YOU ARE HERE: IVPress HomeCollectionsIid

Power woes hit home for CalEnergy

February 09, 2001|By DARREN SIMON, Staff Writer

The state's power crisis is hurting the Imperial Valley's geothermal industry as Southern California Edison has failed to pay for power it has received from CalEnergy since November.

CalEnergy has 10 geothermal plants in the Valley, eight of which supply power to Edison at a price CalEnergy officials declined to disclose Thursday.

Edison is one of two investor-owned utilities in the state facing bankruptcy.

Mark Reinders, a spokesman for Mid-American Energy Holdings Co. of Des Moines, Iowa, the parent company of CalEnergy, said only that Edison has failed to pay a significant amount.

Reinders did say the CalEnergy plants produce more than 300 megawatts of power. While he could not say specifically how much of that goes to Edison, he did say the majority is contracted to Edison. One megawatt is enough to meet the needs of 1,000 homes.


Reinders added Edison has given no indication when it might start making payments again.

He declined to comment on how much money CalEnergy has lost but he said it is hurting the company.

He said CalEnergy has been unable to pay royalties for the selling of power to the landowners upon which the geothermal plants operate.

Reinders said landowners are concerned about that but have not pushed for payment. Still, he said the situation must be resolved in the near future.

"We are looking for ways to resolve the situation favorably," he said.

Reinders added talks are taking place between Edison, Mid-American Energy and the California Public Utilities Commission to try to resolve the issue.

When asked if the lack of payment could force the CalEnergy plants to close, Reinders said that is not going to happen.

"We are continuing to operate," he said, adding a contingency fund is allowing the company to pay employees and maintain operations.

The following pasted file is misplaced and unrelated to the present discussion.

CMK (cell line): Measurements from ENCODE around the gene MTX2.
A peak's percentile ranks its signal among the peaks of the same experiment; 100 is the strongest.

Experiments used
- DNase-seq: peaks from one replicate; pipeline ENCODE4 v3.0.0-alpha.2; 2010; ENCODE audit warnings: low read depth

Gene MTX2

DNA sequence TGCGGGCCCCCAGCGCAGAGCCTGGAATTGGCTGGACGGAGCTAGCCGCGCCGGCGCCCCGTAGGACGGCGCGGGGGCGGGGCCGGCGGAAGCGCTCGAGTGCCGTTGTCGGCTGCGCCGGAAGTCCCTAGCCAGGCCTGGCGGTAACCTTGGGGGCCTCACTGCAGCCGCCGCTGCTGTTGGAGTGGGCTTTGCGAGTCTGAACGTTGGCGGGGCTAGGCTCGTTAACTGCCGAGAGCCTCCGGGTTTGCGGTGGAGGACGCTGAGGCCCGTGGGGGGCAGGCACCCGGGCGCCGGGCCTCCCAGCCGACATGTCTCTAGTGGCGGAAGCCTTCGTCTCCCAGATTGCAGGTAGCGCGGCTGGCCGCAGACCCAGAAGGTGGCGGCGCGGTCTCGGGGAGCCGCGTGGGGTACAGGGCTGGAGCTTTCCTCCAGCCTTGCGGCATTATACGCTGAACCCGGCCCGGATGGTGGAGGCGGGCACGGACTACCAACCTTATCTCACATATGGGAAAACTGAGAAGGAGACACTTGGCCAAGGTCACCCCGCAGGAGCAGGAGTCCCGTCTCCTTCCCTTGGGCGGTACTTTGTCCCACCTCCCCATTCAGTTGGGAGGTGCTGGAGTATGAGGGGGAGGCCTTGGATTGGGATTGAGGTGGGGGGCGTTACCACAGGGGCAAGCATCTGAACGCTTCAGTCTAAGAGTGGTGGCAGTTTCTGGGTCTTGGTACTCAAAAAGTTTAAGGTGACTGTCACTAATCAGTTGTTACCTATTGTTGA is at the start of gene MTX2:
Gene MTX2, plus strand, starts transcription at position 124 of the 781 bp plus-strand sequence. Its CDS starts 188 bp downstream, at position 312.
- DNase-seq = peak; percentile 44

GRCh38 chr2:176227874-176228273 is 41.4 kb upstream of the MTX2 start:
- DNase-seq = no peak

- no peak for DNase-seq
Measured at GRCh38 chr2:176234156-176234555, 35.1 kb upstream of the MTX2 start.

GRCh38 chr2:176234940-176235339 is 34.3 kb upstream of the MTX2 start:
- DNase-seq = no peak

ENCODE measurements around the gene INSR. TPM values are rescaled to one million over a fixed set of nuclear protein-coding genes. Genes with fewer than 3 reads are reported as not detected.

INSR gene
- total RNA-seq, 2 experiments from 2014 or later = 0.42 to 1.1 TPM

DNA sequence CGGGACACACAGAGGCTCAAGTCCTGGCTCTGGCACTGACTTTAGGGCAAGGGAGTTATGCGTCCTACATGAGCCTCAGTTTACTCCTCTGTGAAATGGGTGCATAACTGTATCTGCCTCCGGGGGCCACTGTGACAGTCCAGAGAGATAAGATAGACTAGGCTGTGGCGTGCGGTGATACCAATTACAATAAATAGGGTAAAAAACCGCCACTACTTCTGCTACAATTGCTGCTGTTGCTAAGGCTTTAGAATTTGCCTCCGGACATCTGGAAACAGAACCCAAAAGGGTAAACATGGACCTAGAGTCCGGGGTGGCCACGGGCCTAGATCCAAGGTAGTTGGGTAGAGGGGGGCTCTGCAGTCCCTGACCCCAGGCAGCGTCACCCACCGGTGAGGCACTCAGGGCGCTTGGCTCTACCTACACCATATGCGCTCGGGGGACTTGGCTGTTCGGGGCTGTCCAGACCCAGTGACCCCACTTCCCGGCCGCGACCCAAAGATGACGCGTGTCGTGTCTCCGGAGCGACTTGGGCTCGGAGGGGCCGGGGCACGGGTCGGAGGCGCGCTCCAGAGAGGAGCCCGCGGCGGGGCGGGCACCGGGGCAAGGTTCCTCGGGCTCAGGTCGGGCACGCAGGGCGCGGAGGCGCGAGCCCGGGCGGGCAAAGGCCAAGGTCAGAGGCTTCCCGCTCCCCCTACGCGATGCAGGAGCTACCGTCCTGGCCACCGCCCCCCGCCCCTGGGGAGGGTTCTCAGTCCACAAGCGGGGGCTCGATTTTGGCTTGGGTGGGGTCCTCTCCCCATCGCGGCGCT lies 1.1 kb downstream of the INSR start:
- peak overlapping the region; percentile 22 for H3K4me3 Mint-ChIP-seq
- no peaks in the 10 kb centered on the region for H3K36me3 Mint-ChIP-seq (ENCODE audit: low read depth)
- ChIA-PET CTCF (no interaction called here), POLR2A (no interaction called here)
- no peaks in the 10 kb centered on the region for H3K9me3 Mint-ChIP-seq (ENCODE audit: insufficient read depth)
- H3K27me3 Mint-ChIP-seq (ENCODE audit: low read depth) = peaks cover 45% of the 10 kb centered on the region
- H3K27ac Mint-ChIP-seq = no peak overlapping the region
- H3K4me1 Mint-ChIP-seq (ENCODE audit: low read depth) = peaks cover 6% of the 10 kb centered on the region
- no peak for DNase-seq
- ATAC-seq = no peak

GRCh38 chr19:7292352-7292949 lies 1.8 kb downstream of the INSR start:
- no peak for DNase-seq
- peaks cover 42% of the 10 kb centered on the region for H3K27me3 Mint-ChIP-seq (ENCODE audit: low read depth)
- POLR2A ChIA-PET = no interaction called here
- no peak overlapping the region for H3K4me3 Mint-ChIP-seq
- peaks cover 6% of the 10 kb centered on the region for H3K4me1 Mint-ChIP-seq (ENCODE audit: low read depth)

He added Mid-American Energy is "financially strong" and that will allow CalEnergy to survive the power crisis.

Still, he said, "We can't let it go forever."

Reinders said if the situation does not change, CalEnergy will have to look elsewhere to sell its power.

Imperial Irrigation District officials said the CalEnergy issue is a concern they are monitoring.

IID supplies energy to CalEnergy in what is known as a "parasitic load." CalEnergy uses the district's power to help run its geothermal operations.

Jane Alsip, IID's finance and treasury manager, said CalEnergy has maintained its monthly power payment, which totals about $120,000.

However, she said IID is one of the landowners upon which the CalEnergy geothermals sit. As such, the district has not received royalty payments totaling $60,500 per month.

IID Executive Officer Brad Luckey said IID has a stake in the future of CalEnergy.

He said the district is going to be looking for new power sources in coming years and preliminary talks have started with CalEnergy.

CalEnergy is not the only geothermal company in the Imperial Valley. There are geothermals operating in Heber and in the East Mesa operated by separate companies.

Information on whether those companies supply power to Edison was unavailable this morning.

CalEnergy also pays millions of dollars in property taxes to the county each year. Reinders said the company is up to date on tax payments. The previous property tax payment was in March and another payment is due in April.

Staff Writer Darren Simon can be reached at 337-4082.

Imperial Valley Press Online Articles